Website | Facebook | Twitter | Instagram
• Two decades of leadership
The nonprofit Carolina Theatre of Durham, Inc. is one of downtown’s most loved and established arts organizations. Operating the city-owned Carolina Theatre complex for more than two decades, we are funded by ticket sales, individual and corporate contributions, and an annual management stipend from the City of Durham.
• 150,000 fans and counting
Each year we present over 60 concerts, daily film and film festivals, serve 15,000 school children with our Arts Discovery Educational Series, and provide a home for numerous nonprofits and other organizations that utilize the facility – in all attracting more than 150,000 people to downtown.
• More than numbers
People who love downtown Durham crave the distinct personality, programming, and atmosphere that we specialize in. The Carolina Theatre is more than a building, it’s an experience that can only be found in Durham.
• Venue Information
Fletcher Hall: an auditorium with 1,048 seats hosting a diverse lineup of live events and film. Fletcher Hall has been restored to its 1926 décor, and is the only downtown building designed in the Beaux Arts style.
Cinemas: Cinema One (226 seats) and Cinema Two (49 seats), operate year-round, 365 days per year.
In the heart of downtown Durham since 1926, the Carolina Theatre has become one of its city’s most beloved institutions. After opening as the Durham Auditorium, the venue was renovated three years later and renamed the Carolina Theatre, a movie theater that also presented stage shows and concerts. By the 1940s and 1950s, the city-owned Carolina Theatre had become Durham’s most majestic showplace for film and the performing arts, with live shows featuring such noteworthy stars as Ronald Reagan, Katharine Hepburn and many other celebrities of the day.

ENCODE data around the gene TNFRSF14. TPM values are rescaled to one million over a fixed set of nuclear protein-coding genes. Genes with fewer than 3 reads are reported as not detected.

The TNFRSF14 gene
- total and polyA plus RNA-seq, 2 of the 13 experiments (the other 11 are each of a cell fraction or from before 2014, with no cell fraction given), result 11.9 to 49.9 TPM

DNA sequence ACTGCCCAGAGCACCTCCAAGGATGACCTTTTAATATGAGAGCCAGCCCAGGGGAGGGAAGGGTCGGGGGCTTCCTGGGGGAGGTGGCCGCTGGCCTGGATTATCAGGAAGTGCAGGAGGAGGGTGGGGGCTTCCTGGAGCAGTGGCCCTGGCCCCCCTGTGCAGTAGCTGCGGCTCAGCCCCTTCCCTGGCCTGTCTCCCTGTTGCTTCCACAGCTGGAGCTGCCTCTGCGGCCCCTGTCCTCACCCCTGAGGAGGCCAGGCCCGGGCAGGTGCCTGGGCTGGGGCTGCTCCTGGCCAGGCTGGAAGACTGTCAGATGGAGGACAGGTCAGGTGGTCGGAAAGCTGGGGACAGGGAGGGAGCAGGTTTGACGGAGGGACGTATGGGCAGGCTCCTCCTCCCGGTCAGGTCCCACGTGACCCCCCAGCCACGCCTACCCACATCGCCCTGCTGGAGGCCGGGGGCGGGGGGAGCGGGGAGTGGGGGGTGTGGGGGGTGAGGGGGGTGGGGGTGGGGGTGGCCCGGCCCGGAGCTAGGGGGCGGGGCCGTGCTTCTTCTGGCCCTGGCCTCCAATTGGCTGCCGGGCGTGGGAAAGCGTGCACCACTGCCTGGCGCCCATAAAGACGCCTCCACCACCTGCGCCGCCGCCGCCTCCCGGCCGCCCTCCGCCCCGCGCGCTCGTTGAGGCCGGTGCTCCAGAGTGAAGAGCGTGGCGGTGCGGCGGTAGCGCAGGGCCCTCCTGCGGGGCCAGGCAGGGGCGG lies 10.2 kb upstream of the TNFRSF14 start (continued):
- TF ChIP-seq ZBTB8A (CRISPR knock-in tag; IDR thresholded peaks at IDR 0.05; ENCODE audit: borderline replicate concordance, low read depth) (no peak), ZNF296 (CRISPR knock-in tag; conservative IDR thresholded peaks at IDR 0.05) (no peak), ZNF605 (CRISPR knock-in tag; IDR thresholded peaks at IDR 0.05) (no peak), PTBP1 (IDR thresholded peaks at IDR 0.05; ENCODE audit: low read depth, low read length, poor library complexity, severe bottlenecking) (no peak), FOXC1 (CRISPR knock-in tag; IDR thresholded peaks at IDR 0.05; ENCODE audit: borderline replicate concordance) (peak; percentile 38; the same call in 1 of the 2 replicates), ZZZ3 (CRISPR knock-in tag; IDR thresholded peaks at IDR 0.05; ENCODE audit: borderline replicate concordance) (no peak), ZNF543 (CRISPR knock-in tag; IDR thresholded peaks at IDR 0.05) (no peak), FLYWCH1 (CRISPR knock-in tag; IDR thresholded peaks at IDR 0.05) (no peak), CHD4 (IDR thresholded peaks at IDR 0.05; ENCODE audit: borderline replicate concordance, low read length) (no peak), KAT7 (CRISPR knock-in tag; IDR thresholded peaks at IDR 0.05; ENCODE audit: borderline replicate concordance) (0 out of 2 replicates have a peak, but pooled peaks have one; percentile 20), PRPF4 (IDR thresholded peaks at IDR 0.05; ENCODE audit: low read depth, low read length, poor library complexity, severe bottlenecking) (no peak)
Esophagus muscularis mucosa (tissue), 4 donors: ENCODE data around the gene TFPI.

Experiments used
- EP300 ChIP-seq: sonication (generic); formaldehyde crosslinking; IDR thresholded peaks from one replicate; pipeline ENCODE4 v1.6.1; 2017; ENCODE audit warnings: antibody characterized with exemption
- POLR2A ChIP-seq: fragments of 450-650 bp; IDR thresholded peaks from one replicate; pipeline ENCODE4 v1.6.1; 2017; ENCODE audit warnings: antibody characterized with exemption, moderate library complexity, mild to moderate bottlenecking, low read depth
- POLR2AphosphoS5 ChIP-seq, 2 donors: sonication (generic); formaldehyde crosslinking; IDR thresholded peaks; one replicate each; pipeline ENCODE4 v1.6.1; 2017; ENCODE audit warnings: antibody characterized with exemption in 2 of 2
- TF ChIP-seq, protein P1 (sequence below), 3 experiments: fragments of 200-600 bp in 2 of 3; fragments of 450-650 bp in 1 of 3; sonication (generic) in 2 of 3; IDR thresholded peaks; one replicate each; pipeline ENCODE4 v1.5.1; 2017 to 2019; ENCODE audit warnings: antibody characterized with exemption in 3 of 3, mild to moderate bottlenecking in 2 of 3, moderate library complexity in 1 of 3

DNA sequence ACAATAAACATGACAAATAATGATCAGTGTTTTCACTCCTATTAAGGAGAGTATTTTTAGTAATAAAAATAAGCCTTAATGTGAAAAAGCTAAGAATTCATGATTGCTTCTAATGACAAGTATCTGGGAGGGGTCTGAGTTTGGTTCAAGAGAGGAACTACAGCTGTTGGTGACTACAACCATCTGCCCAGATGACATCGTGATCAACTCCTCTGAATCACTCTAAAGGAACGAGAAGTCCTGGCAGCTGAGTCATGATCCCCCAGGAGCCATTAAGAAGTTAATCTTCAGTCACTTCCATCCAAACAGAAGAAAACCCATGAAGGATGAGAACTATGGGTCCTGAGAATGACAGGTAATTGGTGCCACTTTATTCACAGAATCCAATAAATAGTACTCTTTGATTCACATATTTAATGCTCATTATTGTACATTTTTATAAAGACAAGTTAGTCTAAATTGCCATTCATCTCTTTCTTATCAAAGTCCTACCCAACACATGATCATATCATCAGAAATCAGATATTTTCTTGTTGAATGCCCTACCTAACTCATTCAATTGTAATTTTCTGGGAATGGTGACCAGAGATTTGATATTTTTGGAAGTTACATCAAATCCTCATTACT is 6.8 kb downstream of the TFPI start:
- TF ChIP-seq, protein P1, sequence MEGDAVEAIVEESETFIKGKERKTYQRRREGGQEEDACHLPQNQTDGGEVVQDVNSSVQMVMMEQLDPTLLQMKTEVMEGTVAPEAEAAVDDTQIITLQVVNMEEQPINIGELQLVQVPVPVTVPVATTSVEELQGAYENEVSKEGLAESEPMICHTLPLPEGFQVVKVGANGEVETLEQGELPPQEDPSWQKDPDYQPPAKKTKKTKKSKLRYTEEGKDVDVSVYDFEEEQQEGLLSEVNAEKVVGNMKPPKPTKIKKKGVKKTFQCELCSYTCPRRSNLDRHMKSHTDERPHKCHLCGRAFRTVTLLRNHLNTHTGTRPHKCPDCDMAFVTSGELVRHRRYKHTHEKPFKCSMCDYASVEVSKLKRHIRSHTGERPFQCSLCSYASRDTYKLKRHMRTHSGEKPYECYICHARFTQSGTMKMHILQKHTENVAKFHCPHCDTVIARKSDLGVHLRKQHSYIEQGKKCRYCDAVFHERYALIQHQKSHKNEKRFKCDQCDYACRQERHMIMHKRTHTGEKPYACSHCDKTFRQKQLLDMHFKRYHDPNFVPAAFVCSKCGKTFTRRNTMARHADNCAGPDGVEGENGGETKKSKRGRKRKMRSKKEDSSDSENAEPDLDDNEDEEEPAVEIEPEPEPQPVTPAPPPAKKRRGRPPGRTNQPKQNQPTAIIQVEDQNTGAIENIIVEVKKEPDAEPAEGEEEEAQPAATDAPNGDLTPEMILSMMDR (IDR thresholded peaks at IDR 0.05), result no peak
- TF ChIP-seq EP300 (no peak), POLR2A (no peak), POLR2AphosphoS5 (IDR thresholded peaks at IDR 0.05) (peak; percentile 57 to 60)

In March 1978, after economic conditions had forced the closure and a proposed demolition of the Carolina Theatre the year before, the City of Durham leased the venue to the Carolina Cinema Corporation with Dr. Monte Moses as president. Through the late 1970s and the 1980s, Connie Moses, the wife of Monte, and her close friend Pepper Fluke organized a legion of volunteers and spearheaded a successful effort to save, preserve and renovate the Carolina Theatre.
After screening the world premiere of the Durham-based baseball film Bull Durham in June of 1988, the Carolina Theatre closed again for extensive renovations, reopening with a new cinema wing in 1994, two years after the Carolina Cinema Corporation became the Carolina Theatre of Durham, Inc. — the nonprofit which still operates the venue today.
Strengthened from weathering nine decades of social, political and economic change, the Carolina Theatre continues to be a source of civic pride; an important marker of historic change; a valuable touchstone for the community; a crucial resource for education through the arts, and a beacon attracting visitors to partake in — and contribute to — the bright future of its city’s downtown.